Whilst Sunderland supporters would much prefer for our team to be competing regularly in cup finals and at the top of the Premier League table, our place in the game just isn't within that elite right now and, bar the odd flirtation with success in recent years, we're largely left scrapping for survival each year with other similarly sized clubs in the lower reaches of the top flight.
I needn't tell any of you about the importance of the Wear-Tyne derby games, though. Those are always a big deal, always have a huge impact on our lives and are always, win lose or draw, something that we look forward to. Derby games are the lifeblood of being a Sunderland supporter.
And this year, with our beloved neighbours languishing just below us in the Championship, we've really had nothing to fill that void. When Middlesbrough came into town in August it barely registered with me and, barring a freak cup draw against the mags in the new year, we'll likely not face them until we both end up in the same division as one another again.
The feeling I got in the build up to that Middlesbrough game was very similar to the one I'm feeling right now when anticipating the England versus Scotland game this evening at Wembley.
As much as I really want to become wholly invested and engrossed by it, it just isn't happening. The damage caused by England's failings in France in the summer is still felt by many who were hurting from yet another missed opportunity by a team who really should have achieved so much more in international tournaments. Beside that, Sunderland supporters were forced to sit back and watch as the FA tapped up our manager only months ago. To say our relationship with the national side was trodden all over this summer, almost to the point of no return, would be somewhat of an understatement.
Yet, this shouldn't be the case, not if you are a die-hard football fan. Traditionally, England versus Scotland games have been some of the most passionate and enthralling fixtures in world football. Going back decades, whenever the two sides have met it has been about who has the heart and and desire and the will to win against the other. Memories of Gazza in 1996 are still fresh in the memory of many, whilst more recently a 3-2 win for England at Wembley back in 2013 having came from behind twice rekindled the lust for more regular meetings between the two. The first ever official game of international football was played between the two countries in 1872. It's a tie that is steeped in history.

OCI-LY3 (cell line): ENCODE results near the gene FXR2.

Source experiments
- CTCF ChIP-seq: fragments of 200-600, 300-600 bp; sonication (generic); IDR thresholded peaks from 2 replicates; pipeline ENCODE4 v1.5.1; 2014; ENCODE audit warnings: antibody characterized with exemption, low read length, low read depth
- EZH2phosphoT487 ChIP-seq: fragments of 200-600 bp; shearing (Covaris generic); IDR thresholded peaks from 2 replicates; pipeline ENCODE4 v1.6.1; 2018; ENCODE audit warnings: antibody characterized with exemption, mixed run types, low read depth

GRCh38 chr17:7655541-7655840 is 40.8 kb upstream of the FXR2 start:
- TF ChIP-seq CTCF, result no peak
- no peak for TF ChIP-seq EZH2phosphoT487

And the rivalry transcends Football. Politics, pop culture - everything. They're the ol' enemy. We, as English folk, should care more about how we play this evening against a side that are, historically, our greatest rivals. But, many don't. Or they at least claim that they don't.
That doesn't mean that things can't change somewhat this evening. This is a new era for England. Gareth Southgate, the England manager, played in that famous win over Craig Brown's Scotland in 1996 and knows more than most how iconic that victory became due to the manner of the performance and, mainly, the second goal scored by Paul Gascoigne, then of Glasgow Rangers.
It's an interesting time for the national side. Since limping out of the European Championships in the summer there have been constant questions over the heart and desire of the players afforded the chance to wear the shirt. The pressure that comes with being an England player is perhaps like no other - even in victory their performances and commitment is constantly scrutinised.
Scotland are no longer the force they once were, as shown by the fact that Scott Brown - a below average, plodding central midfield player on a good day - has removed himself from his self-imposed international retirement only to walk straight into Gordon Strachan's side this evening. England should - SHOULD - have too much for Scotland, though they should have had too much for Iceland too, and look how that turned out.
The pressure of having around 14,000 Scottish fans in attendance could be enough to break a mentally fragile England side, even on their own home turf. They'll travel to the capital in their droves this evening - some without tickets - and will do everything to ensure that their voices are heard in the stands. That is intimidating, and can create anxiousness, which can cause mistakes.
I, like many others, want to reconnect with our national side. If England win convincingly, it could very well set them on a path to recapturing the enthusiasm of the nation with Gareth Southgate at the helm. Maybe.